When It Comes to Investing, EQ Matters More Than IQ

Joel Litman

While many investors were visiting Omaha, I went whitewater rafting in North Carolina...

Last week was many investors' annual pilgrimage to Omaha, Nebraska that culminated in Warren Buffett and Charlie Munger, two of the greatest investors in history, conducting Berkshire Hathaway's (BRK-B) annual shareholders meeting.

Meanwhile, I was on an executive retreat in North Carolina. I enjoyed some whitewater rafting with fellow academics, business partners, and clients.

We rafted on the French Broad River in North Carolina, which flows into Tennessee and joins the Holston River to become the Tennessee River. These were class III and IV rapids, which aren't too difficult if you have a good raft guide, which we did.

At Buffett's event, he spoke about navigating tumultuous waters as well, though his comments referred to the markets, of course. And, as always, his guidance was sage.

To wit, Buffett said, "We didn't know what was going to happen with the pandemic. We didn't know what was going to happen with the economy. And everybody thought they'd gotten all kinds of surprises since."

When investing, people get into big trouble with their portfolios... not because of the problems in their environment, but because they lack emotional control in navigating that environment.

All the panic selling going on right now is a perfect example of this.

Meanwhile, with every client, every student, and every investor we speak to... we continue to guide people to stay the course.

Emotional intelligence is paramount right now. The fact is, the panic selling is unjustified, market fundamentals are incredibly strong, and the mainstream financial media is selling sensationalism instead of providing good guidance.

On his calls, Buffett talks about navigating the stock market with temperance over IQ...

Buffett and Munger talk about emotional intelligence ("EQ") being more important than IQ in investing.

Back at my North Carolina retreat, after the outdoor adventuring, I did a presentation I called "Stock Markets and Crises 2022."

In that presentation, I systematically covered our research that shows all the bad news out there are short-term upsets, not permanent weakness in the market. The panic mongers are basking in attention, while so many investors are making bad decisions and leaving – or avoiding – U.S. equities.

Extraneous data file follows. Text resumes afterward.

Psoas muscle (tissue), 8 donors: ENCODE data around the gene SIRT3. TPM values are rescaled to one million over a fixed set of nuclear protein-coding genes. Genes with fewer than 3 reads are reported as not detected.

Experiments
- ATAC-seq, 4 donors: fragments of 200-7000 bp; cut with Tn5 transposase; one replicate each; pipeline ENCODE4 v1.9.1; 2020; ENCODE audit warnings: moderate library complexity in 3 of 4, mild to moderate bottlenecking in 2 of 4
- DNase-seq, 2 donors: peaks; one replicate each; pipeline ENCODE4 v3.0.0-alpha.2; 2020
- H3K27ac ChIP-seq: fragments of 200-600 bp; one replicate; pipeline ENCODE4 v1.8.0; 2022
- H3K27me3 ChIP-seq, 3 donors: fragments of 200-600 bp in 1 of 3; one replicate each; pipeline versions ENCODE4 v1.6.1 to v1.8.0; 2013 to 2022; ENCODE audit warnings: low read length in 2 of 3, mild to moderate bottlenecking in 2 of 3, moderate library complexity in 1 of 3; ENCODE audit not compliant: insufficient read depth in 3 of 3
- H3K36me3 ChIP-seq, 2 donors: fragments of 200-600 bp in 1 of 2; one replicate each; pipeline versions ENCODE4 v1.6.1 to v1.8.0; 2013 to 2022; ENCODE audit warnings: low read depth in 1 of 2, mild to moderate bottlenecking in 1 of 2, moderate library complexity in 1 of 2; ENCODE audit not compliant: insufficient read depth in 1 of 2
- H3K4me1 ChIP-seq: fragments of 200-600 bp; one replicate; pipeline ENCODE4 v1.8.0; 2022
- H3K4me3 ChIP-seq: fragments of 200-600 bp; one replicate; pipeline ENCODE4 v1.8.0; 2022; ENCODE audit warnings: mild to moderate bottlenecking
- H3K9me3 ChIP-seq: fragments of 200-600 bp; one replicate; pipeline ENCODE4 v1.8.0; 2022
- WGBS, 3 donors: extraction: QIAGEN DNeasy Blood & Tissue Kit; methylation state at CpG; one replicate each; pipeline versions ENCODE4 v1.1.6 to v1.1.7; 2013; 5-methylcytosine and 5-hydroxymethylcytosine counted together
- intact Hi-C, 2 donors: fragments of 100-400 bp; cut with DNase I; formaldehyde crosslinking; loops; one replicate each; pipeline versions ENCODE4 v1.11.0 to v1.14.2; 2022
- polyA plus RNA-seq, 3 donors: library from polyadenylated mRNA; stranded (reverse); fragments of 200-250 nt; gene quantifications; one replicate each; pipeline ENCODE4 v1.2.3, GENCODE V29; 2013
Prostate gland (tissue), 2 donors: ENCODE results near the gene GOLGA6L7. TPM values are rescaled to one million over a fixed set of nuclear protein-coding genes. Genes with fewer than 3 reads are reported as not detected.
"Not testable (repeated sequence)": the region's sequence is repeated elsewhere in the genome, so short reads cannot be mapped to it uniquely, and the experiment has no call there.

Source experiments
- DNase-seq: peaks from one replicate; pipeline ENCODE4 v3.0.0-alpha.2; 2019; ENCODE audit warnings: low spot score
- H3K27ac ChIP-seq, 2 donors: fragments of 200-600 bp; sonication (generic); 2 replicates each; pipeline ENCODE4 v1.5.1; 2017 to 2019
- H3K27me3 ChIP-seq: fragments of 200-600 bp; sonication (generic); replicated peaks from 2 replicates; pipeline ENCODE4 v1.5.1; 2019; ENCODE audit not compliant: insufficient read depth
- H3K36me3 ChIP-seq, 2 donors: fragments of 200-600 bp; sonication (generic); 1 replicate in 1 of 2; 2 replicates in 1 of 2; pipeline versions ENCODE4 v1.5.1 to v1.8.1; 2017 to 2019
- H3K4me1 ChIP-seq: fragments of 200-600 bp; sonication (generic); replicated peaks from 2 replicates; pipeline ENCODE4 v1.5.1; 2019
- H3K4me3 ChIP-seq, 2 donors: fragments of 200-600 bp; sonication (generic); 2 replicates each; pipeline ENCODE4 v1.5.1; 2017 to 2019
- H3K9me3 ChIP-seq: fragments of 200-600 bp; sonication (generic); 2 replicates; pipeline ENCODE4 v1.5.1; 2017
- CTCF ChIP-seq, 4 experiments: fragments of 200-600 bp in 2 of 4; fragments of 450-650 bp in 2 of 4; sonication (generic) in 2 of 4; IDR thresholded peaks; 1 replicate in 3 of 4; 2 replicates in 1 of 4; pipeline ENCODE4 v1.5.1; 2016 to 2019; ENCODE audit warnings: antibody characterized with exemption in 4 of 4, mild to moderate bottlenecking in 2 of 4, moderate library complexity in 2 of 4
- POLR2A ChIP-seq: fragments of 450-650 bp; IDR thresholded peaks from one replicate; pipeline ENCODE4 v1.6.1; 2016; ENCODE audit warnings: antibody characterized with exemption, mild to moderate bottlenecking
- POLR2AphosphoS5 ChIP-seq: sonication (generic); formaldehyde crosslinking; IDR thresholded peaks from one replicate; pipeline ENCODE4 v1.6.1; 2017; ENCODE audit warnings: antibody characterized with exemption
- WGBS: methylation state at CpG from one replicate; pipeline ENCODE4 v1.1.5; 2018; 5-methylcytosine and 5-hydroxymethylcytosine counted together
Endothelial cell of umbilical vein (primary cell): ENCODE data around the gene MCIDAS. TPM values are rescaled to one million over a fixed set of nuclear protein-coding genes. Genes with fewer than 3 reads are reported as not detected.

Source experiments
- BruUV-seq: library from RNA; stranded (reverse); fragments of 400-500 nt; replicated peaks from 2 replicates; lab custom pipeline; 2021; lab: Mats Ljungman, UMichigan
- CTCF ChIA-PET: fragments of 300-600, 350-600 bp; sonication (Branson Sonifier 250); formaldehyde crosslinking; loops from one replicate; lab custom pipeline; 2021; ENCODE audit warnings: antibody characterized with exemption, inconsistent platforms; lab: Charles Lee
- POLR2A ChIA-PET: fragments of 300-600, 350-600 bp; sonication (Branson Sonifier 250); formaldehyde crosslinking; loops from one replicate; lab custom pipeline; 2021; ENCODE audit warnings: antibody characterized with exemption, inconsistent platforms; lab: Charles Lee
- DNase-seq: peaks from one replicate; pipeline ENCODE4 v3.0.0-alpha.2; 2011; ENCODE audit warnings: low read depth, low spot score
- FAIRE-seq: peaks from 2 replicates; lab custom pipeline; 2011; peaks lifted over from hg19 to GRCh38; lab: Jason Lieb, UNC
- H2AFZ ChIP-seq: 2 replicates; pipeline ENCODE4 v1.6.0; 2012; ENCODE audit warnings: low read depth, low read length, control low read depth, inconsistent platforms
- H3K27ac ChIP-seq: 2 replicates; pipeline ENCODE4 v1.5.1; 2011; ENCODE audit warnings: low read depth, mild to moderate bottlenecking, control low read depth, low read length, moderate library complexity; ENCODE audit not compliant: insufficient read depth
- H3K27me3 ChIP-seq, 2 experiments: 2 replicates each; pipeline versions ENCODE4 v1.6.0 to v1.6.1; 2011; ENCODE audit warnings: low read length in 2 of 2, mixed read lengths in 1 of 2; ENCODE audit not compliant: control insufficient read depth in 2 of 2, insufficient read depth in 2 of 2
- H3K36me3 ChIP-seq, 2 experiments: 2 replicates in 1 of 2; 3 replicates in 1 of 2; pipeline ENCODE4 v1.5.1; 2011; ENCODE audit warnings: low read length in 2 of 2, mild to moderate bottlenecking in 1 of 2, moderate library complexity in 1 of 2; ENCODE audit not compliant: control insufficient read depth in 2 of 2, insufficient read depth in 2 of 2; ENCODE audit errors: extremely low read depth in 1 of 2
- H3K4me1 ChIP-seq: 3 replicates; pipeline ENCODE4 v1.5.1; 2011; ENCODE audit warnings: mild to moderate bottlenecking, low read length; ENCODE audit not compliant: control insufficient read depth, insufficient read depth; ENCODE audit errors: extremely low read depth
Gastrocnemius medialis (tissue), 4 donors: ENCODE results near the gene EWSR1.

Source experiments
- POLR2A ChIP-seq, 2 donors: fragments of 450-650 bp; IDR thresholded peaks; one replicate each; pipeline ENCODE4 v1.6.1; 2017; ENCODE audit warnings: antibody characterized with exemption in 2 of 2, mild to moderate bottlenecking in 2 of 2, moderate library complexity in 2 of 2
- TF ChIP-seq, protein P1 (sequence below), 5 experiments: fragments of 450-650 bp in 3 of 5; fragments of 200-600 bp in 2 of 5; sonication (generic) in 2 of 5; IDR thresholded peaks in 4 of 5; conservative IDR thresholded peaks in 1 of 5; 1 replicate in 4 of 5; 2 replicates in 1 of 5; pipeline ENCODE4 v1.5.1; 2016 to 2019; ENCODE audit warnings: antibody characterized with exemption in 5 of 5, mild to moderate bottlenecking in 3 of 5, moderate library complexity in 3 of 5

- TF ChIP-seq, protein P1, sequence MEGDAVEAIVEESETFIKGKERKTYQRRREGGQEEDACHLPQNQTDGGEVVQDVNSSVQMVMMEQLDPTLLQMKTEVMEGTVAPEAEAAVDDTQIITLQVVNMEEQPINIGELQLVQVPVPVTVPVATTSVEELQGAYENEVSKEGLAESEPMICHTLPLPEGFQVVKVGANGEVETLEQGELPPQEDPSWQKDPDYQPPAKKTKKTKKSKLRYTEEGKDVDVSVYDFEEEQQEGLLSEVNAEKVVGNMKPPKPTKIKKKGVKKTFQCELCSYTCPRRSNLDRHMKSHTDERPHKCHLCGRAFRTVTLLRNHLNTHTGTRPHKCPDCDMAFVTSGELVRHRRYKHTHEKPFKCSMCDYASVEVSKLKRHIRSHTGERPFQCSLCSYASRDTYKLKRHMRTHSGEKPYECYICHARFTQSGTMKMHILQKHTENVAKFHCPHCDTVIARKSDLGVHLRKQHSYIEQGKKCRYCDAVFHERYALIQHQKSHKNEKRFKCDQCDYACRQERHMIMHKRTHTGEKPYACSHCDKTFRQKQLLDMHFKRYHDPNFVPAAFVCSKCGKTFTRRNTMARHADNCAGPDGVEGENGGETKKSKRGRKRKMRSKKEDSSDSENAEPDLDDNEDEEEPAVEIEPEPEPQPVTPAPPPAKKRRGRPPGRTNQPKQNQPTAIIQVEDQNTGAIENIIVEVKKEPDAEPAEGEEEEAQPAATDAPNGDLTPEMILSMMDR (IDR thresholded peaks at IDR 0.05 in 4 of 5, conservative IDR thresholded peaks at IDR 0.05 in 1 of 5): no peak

If we react in fear to every market surprise or headline in the ad-driven financial media, we will be bad investors.

Our subscribers who receive our Timetable Investor analysis know full well how we dissect each of the reasons for the panic sell-off and show just how much these theories don't hold water.

The fact is, any money you won't be spending for at least the next five to 10 years ought to be in U.S. equities, where it is bound to outperform every other asset class. It's as sure as water flowing downhill.

There have been many skittish investors selling U.S. equities, concerned about funds they will need to spend in the next two years. Well, any money you need within two years should never have been in the stock market anyway. That's just bad asset allocation.

Inside Altimetry, work environments need EQ too...

For anyone who hasn't gone whitewater rafting, there's a lot more teamwork involved than the videos or pictures may suggest. There is quite a bit of skill required for navigating the rapids, guidance and teamwork in rowing, and managing the raft down the rapids.

A good guide and good teams stay calm and focused even when it looks like the water could flip the raft. Staying calm is a prerequisite for staying focused. One cannot be panicked and intelligent. It's biologically impossible to be in a fight or flight state of mind and still be fully rational and logical. Cognitive abilities collapse when people panic.

Internally, if we react negatively to every vicissitude and every up and down in the workplace for that matter, we will end up with bad work environments, and individually, we will each get less out of our careers.

EQ is about first controlling your own negative emotions, then calling up your positive emotions to accomplish what you want.

The next level of an individual's EQ is helping others lift their emotions. That first includes learning techniques to help others stay calm when they panic. Later, it includes helping people call up their positive emotions to become motivated.

Long-time readers know that I don't believe in the term "work-life balance." Are we to believe that we die when we begin working and come back to life when we complete our workday? The idea that work and life are separate lives has contributed to many people getting stuck doing the wrong things day to day and making bad choices strategically.

Work is a part of life. So, we believe in a balance of work and non-work, both of which contribute amazingly to life.

So we trust that learning EQ to be a better investor and learning EQ in your workplace will contribute greatly to learning EQ in your daily life.

As always, I wish you love, joy, and peace in your investing, your work, your home, and your greater community.

Joel
May 13, 2022